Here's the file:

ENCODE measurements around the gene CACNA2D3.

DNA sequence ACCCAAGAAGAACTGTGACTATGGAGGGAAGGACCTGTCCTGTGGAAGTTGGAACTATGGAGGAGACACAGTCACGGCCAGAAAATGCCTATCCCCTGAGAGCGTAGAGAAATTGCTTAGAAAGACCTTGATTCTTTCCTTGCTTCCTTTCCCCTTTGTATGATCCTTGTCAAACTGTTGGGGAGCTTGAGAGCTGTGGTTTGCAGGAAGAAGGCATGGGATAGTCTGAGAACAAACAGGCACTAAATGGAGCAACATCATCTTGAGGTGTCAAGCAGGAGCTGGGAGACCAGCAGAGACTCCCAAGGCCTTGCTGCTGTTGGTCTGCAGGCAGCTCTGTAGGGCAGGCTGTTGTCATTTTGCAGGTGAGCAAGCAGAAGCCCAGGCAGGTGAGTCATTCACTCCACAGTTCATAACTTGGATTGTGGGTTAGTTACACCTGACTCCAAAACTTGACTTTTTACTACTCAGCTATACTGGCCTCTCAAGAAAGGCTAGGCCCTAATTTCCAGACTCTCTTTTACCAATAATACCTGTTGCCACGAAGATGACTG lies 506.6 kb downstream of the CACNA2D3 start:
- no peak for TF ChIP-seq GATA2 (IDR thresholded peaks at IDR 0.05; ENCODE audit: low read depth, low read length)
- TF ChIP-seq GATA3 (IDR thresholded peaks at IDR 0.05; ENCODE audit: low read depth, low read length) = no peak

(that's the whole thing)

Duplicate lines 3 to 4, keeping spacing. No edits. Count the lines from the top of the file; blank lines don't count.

- no peak for TF ChIP-seq GATA2 (IDR thresholded peaks at IDR 0.05; ENCODE audit: low read depth, low read length)
- TF ChIP-seq GATA3 (IDR thresholded peaks at IDR 0.05; ENCODE audit: low read depth, low read length) = no peak